My interest in blockchain and my enterprise sales skillset were finally starting to merge, and the thought crossed my mind on how to enter the space full-time. The term ‘enterprise blockchain’ was everywhere: Microsoft announced a managed Ethereum offering, IBM launched a blockchain division, JPMC posted job openings for crypto developers, Walmart publicized their exploration of blockchain for supply chain, and Long Island Iced Tea changed its name to Long Island Blockchain causing the stock to quadruple in a day. There were even blockchain-native companies hiring, many of which were looking only for developers, sometimes with 3+ years of experience in blockchain required.
It was the peak of the hype cycle. Every company was looking to ‘do blockchain’ but unsurprisingly, most didn’t even know what that meant. Boards and CEO’s were requisitioning their technical leaders to investigate what they could do to tell investors that they too were working on blockchain.
There was an endless amount of communication set up with companies to review what AWS had to offer for blockchain builders, but the same topics came up over and over again:
- What is a blockchain and how do we set one up?
- Who else is building blockchains?
- Quickly coming to the conclusion that they didn’t actually need a blockchain for their proposed project.
It turned out enterprise blockchain wasn’t living up to the hype, there was no simple way for thousands of companies to push a button and have decentralized consensus within their ecosystem, because it was in large part a community effort - not just a technological one. Many exciting projects and initiatives were announced, but 99% turned out to be vaporware. While supply chain and cross-border payments are interesting use cases, they are mainly skeuomorphic applications of the technology much like digital knobs coded into the UI of early media players. The more pioneering use cases weren't so obvious yet.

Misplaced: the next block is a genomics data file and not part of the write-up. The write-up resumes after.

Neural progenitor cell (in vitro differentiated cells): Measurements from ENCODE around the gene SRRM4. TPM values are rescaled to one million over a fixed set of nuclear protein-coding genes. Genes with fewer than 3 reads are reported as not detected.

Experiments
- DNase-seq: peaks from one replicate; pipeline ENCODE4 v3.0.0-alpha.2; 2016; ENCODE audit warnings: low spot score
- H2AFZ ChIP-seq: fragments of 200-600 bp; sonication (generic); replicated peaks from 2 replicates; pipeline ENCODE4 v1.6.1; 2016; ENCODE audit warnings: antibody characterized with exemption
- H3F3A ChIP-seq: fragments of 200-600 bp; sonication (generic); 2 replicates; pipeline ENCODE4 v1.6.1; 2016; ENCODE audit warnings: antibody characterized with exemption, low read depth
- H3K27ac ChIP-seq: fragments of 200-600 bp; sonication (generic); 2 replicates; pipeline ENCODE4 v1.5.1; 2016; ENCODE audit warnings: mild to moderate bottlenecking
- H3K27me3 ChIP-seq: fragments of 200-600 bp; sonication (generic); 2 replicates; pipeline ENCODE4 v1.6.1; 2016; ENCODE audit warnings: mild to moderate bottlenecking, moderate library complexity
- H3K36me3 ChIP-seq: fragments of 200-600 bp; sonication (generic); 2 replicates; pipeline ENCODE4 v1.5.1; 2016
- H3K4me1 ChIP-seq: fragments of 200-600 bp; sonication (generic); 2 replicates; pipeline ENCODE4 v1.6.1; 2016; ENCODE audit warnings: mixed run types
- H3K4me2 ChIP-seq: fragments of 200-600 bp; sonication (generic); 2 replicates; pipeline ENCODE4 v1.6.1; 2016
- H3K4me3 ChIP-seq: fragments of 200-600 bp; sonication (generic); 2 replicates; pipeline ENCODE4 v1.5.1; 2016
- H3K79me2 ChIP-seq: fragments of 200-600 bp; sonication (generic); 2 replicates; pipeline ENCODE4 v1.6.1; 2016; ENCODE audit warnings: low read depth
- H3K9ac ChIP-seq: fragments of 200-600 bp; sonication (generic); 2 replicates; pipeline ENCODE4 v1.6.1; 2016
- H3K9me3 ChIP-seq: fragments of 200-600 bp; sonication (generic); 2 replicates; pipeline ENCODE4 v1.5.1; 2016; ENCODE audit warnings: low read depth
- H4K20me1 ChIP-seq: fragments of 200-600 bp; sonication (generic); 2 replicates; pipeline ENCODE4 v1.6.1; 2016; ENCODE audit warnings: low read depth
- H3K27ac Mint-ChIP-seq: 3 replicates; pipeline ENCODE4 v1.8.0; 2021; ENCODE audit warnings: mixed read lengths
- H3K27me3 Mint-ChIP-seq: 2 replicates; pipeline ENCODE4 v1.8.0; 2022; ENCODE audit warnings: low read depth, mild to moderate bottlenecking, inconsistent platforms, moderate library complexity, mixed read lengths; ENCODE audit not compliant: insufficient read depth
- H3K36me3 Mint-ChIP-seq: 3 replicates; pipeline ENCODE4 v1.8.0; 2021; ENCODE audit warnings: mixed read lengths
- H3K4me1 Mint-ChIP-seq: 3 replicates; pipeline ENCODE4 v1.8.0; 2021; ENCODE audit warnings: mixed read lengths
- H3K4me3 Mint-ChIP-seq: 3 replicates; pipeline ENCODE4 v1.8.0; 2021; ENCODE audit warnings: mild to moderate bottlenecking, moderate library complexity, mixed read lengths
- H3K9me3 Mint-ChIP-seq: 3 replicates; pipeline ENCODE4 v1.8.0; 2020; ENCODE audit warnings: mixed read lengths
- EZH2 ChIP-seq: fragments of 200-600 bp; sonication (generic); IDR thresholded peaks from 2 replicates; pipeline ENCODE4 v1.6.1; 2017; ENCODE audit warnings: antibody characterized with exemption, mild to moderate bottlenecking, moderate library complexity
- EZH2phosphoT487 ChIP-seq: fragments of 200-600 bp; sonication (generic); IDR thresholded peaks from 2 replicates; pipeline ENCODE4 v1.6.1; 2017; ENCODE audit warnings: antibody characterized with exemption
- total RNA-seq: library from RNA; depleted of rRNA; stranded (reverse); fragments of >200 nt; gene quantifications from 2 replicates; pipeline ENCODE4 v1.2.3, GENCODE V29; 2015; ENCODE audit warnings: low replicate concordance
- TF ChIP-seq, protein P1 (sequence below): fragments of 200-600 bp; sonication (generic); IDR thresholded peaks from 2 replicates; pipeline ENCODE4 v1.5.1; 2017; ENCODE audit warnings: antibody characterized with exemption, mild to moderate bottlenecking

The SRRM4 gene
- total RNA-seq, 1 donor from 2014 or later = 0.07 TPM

I was really interested in working in web3 and had tried to 'career-craft' a position at Amazon, but the pieces just weren't connecting. It felt like Amazon wasn't taking web3 seriously enough to move into a new role, and if Amazon wasn't ready, I naively thought that I wasn't either. As the four-year crypto-winter set in, opportunities faded and I gave up finding the right job. However, there was a light at the end of the tunnel: the business of blockchain wasn't dead, it was just getting started.